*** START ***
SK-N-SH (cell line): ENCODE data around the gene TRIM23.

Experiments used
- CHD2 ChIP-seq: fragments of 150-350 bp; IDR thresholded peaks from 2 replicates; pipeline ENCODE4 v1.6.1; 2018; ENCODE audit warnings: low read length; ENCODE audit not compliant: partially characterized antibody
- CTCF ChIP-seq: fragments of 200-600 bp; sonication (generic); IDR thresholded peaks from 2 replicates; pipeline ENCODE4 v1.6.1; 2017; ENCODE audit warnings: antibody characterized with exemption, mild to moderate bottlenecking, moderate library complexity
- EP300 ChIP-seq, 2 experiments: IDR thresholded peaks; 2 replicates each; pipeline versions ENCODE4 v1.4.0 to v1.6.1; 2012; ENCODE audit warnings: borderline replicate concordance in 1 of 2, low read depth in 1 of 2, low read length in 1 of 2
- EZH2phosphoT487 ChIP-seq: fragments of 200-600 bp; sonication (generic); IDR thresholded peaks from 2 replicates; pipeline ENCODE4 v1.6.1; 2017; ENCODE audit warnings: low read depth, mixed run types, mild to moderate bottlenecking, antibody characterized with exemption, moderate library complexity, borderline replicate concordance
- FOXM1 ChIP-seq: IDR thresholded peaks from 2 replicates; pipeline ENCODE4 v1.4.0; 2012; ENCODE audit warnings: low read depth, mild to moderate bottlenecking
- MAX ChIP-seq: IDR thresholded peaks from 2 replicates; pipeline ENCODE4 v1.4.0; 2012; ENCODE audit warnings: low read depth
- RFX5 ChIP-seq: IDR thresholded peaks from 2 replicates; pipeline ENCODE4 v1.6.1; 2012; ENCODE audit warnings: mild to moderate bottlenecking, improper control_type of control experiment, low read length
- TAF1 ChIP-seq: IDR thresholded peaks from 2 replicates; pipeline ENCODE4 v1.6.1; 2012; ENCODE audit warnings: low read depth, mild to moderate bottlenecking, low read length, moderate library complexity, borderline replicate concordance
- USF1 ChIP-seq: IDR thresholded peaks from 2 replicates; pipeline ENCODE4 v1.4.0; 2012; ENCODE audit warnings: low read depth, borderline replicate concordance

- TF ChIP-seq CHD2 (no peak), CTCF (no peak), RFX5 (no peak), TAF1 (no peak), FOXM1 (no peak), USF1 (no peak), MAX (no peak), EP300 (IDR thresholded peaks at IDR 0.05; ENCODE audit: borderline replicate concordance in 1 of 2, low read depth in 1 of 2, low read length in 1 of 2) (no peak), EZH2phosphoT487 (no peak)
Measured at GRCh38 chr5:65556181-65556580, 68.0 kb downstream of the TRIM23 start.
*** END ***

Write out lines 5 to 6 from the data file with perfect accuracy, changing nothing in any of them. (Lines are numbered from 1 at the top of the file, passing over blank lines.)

- EP300 ChIP-seq, 2 experiments: IDR thresholded peaks; 2 replicates each; pipeline versions ENCODE4 v1.4.0 to v1.6.1; 2012; ENCODE audit warnings: borderline replicate concordance in 1 of 2, low read depth in 1 of 2, low read length in 1 of 2
- EZH2phosphoT487 ChIP-seq: fragments of 200-600 bp; sonication (generic); IDR thresholded peaks from 2 replicates; pipeline ENCODE4 v1.6.1; 2017; ENCODE audit warnings: low read depth, mixed run types, mild to moderate bottlenecking, antibody characterized with exemption, moderate library complexity, borderline replicate concordance